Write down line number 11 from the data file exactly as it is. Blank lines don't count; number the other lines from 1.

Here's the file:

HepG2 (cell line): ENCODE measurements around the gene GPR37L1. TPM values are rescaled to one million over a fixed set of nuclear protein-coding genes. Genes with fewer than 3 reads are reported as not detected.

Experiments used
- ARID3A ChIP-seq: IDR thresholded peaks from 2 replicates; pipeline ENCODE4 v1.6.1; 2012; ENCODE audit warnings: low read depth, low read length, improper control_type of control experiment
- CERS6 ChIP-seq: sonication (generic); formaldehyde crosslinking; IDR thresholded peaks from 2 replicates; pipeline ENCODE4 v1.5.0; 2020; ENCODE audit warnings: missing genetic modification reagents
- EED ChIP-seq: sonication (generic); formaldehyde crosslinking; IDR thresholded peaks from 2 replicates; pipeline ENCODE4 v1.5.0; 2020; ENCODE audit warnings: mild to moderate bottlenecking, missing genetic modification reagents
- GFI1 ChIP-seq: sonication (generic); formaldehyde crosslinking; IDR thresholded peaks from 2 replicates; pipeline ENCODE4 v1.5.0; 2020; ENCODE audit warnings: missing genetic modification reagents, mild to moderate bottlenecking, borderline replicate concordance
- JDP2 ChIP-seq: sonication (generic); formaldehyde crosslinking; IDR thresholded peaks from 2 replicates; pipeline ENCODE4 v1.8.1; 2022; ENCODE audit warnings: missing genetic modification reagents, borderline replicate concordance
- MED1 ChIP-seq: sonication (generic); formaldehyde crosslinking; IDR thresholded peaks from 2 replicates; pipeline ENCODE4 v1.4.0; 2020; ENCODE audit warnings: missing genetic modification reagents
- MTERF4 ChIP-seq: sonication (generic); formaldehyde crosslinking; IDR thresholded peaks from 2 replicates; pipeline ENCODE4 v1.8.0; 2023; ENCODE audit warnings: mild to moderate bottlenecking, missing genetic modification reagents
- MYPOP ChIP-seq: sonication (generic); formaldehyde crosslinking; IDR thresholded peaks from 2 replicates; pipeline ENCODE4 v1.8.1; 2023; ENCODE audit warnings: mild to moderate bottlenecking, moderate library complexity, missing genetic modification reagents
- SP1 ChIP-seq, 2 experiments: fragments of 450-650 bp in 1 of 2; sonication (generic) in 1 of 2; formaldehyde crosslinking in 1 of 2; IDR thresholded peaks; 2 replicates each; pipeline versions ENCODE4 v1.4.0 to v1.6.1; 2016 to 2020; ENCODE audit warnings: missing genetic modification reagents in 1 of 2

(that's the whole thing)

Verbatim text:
- SP1 ChIP-seq, 2 experiments: fragments of 450-650 bp in 1 of 2; sonication (generic) in 1 of 2; formaldehyde crosslinking in 1 of 2; IDR thresholded peaks; 2 replicates each; pipeline versions ENCODE4 v1.4.0 to v1.6.1; 2016 to 2020; ENCODE audit warnings: missing genetic modification reagents in 1 of 2